WANTED: A dream job
I have been thinking about this for a while and it dawned on me that I need to make a blogpost out of this important matter (so that I can hit that elusive 30K Pageviews HAHAHA!).
What was your dream job before you graduated from College? Is it the same job you have right now?
Why am I asking these questions? Because I believe I should've asked these questions earlier in my professional career. I should have planned out everything before I went over and searched for possible companies to work for. And because I believe that anyone must never stop himself from attaining his dream job.
Professionally, Software Testing has always been my passion. I mean, I like editing videos, taking photographs, writing, and blogging, but I don’t see myself doing these in a professional setting. I also think that being exposed to QA stuff during my internship cemented my love for testing software products and applications. It just so happened that after graduation I forgot focusing on getting a job that suits me and my line of expertise. I just went with the flow, I applied at different IT companies and waited until I get past the first screening and eventually receive a call from them. I should have waited for the right time, but because of my desperation to have a high-paying job from a respectable company I grabbed every opportunity that was introduced to me.
My first job was a Software Engineer trainee at a globally-recognized IT company. Before introduced to the floor (that is the corporate jungle) newbies must undergo a series of training (also called Bootcamp) to prepare them for their job roles. To cut the long story short I was not able to meet the company’s grade requirement and so I failed and got truncated from my department (which is also called practice before). I can never forget the last interview I had with them as a trainee.
During the interview with our batch coordinator and the head of Java practice I told them that programming was not for me. It was a bold act, I know. How could someone be certain that He will never thrive in the programming world, even after all those sleepless nights, nerve-wrecking panel presentations, and countless of machine problems I tried to finish at home? I don’t want to give them the idea that all of their efforts were put to waste (not to mention the company’s investment on me). And that I was a lost cause, because I really was (that time). It was difficult, but after I said those words I felt good about it. I told them that I see myself working as a Software Tester if not at their company then somewhere else. In hindsight, I should have applied for other suitable jobs that time before deciding to stick with the company for a year. I mean I should have processed my clearance and look for greener pastures elsewhere but I didn’t. After getting truncated from the IT department I worked for the company as a Data Analyst for a year and after that I decided it was time for me look for a more meaningful job.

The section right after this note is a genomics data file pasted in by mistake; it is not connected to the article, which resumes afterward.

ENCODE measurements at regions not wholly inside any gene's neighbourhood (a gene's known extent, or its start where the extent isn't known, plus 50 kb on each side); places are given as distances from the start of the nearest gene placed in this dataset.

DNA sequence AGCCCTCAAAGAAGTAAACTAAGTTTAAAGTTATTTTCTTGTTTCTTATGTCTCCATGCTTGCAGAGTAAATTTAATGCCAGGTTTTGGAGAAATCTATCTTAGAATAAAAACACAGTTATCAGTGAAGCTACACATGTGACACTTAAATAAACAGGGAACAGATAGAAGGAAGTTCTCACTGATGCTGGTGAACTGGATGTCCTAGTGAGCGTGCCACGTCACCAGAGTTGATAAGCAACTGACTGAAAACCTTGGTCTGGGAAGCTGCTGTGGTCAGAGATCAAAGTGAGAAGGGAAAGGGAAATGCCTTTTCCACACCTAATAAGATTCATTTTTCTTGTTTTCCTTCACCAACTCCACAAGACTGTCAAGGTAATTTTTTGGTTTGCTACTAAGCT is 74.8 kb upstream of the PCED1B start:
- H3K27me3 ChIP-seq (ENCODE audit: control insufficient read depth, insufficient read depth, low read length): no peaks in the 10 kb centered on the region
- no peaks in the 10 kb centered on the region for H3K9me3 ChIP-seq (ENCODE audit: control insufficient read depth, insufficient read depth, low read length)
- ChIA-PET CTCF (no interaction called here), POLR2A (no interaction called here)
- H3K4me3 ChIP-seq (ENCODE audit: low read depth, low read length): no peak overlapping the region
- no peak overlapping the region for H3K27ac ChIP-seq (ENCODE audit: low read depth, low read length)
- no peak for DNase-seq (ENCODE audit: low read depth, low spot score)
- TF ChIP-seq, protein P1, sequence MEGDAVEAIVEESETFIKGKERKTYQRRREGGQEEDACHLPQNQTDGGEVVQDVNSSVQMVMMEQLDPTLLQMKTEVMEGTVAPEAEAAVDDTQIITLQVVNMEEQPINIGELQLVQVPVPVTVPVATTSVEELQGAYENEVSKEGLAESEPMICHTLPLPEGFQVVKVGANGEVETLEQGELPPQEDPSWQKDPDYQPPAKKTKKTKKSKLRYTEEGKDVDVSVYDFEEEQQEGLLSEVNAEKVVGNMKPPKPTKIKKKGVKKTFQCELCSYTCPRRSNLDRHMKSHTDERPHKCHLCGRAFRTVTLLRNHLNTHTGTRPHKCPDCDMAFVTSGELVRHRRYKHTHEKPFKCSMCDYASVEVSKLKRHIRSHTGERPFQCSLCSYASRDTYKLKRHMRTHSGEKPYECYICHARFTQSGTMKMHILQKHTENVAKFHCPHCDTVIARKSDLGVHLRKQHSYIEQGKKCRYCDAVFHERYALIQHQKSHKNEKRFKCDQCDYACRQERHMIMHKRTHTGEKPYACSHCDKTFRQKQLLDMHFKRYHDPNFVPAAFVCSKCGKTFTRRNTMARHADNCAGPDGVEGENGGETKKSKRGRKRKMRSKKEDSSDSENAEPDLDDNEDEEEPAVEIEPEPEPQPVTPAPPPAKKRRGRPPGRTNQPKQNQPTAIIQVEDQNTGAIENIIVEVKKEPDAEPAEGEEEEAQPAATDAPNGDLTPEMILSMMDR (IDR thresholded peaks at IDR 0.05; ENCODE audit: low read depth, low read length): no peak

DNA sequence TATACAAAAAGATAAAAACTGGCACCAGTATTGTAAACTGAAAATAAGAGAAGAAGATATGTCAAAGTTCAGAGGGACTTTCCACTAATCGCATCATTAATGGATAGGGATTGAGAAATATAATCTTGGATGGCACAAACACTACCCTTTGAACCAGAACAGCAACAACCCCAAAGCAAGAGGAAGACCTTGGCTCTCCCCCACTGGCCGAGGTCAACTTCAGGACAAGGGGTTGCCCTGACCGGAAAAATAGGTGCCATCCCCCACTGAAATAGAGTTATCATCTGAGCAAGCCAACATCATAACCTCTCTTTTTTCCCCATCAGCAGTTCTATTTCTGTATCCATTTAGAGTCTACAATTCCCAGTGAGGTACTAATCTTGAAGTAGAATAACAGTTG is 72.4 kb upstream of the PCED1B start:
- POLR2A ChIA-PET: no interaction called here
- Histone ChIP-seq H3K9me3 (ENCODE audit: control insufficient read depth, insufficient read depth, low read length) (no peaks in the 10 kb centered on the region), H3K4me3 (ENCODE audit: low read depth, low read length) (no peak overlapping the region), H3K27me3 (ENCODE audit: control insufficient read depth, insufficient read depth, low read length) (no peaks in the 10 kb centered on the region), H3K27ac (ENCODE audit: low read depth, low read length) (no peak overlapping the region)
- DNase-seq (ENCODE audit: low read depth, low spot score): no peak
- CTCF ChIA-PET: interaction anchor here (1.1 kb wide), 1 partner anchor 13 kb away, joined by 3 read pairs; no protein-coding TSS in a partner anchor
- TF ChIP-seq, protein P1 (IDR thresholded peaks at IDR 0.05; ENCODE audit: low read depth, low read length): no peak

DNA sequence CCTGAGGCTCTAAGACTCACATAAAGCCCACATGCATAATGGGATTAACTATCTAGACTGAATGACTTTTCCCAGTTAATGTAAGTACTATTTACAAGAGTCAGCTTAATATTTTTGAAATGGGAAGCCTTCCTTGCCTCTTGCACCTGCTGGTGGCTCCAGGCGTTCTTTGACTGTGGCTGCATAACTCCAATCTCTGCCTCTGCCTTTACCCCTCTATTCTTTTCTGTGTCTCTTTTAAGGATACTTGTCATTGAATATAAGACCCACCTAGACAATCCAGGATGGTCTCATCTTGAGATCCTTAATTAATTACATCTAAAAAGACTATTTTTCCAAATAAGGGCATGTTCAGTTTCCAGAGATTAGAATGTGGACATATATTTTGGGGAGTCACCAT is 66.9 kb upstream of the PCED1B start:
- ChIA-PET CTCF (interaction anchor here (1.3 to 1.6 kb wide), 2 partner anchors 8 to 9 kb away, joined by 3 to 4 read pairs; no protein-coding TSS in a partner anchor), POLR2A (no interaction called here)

I’m not saying that my experience as a Data Analyst was unpleasant. It was just that I didn’t enjoy what I was doing. I felt like nothing good was happening to me at that particular moment in my life. I went to work without the drive to excel at what I’m supposed to do. And I went home late not because of the endless queues I have but with the numerous of blogposts I was writing (see, I still have reasons to go to work!). Even if our team beat a certain deadline or was successful at a task, I was happy but it was different – there was no sense of fulfillment. "Asan ang growth?" - this was my favorite line before.
The only thing that kept me from going insane was my friends and workmates who have been so generous and supportive. I can say that that was the lowest point in my life as a corporate slave. And as I look back I am thankful for everything that happened which led me to where I am now.
Where am I going with all of this? Haha!
My point is, I may have started my career with a bang and a lot of ups and downs along the way, what matters most is that I am where I’m supposed to be now. I love my work, I love everything about it. I wake up every morning afresh knowing that this day I can be as productive as I am. I may be stressed and burnt-out after a toxic day at work, but at the end of the day I am brimming with happiness and sense of fulfillment because I did it with love and passion.
Let me ask you this question again: What is your dream job?
A dream job does not necessarily mean a high-paying and an in demand job. You have to define it yourself. If you love doing it for the rest of your life, if you’re passionate about it, if you don’t drag yourself to work everyday for it, and if you’re working not for the money/pay but for the fulfillment and satisfaction from it, then that is your dream job.
Let me leave you with this inspiring quote from Steve Jobs:
“Your work is going to fill a large part of your life, and the only way to be truly satisfied is to do what you believe is great work. And the only way to do great work is to love what you do.” -- Steve Jobs
Bear in mind that it is easier to land a job than to have a fulfilling career. That's why as early as now work hard for that dream job of yours! And don't forget that in whatever you do, always do it for the glory of God! :)